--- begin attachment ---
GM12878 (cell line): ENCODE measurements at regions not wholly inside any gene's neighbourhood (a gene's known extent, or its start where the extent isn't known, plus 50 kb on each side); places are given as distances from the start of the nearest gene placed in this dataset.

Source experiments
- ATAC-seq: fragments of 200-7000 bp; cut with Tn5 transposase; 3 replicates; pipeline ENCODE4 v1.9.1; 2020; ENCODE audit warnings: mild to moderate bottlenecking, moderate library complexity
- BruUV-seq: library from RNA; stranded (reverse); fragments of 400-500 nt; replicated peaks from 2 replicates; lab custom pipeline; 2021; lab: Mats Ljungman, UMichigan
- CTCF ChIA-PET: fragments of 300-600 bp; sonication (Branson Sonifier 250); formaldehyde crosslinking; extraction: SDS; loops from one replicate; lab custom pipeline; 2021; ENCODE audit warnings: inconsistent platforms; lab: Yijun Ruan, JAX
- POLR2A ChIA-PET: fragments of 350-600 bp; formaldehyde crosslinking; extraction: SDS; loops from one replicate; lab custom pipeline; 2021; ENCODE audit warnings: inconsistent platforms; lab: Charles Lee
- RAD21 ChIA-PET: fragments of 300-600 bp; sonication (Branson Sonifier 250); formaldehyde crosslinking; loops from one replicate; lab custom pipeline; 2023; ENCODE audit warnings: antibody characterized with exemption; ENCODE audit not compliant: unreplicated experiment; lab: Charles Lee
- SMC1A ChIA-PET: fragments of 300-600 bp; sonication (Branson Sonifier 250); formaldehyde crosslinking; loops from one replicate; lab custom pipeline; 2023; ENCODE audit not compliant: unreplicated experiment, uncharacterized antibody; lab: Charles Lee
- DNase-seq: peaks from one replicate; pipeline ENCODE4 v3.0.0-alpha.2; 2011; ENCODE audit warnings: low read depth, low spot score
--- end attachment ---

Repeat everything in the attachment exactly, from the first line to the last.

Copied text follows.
GM12878 (cell line): ENCODE measurements at regions not wholly inside any gene's neighbourhood (a gene's known extent, or its start where the extent isn't known, plus 50 kb on each side); places are given as distances from the start of the nearest gene placed in this dataset.

Source experiments
- ATAC-seq: fragments of 200-7000 bp; cut with Tn5 transposase; 3 replicates; pipeline ENCODE4 v1.9.1; 2020; ENCODE audit warnings: mild to moderate bottlenecking, moderate library complexity
- BruUV-seq: library from RNA; stranded (reverse); fragments of 400-500 nt; replicated peaks from 2 replicates; lab custom pipeline; 2021; lab: Mats Ljungman, UMichigan
- CTCF ChIA-PET: fragments of 300-600 bp; sonication (Branson Sonifier 250); formaldehyde crosslinking; extraction: SDS; loops from one replicate; lab custom pipeline; 2021; ENCODE audit warnings: inconsistent platforms; lab: Yijun Ruan, JAX
- POLR2A ChIA-PET: fragments of 350-600 bp; formaldehyde crosslinking; extraction: SDS; loops from one replicate; lab custom pipeline; 2021; ENCODE audit warnings: inconsistent platforms; lab: Charles Lee
- RAD21 ChIA-PET: fragments of 300-600 bp; sonication (Branson Sonifier 250); formaldehyde crosslinking; loops from one replicate; lab custom pipeline; 2023; ENCODE audit warnings: antibody characterized with exemption; ENCODE audit not compliant: unreplicated experiment; lab: Charles Lee
- SMC1A ChIA-PET: fragments of 300-600 bp; sonication (Branson Sonifier 250); formaldehyde crosslinking; loops from one replicate; lab custom pipeline; 2023; ENCODE audit not compliant: unreplicated experiment, uncharacterized antibody; lab: Charles Lee
- DNase-seq: peaks from one replicate; pipeline ENCODE4 v3.0.0-alpha.2; 2011; ENCODE audit warnings: low read depth, low spot score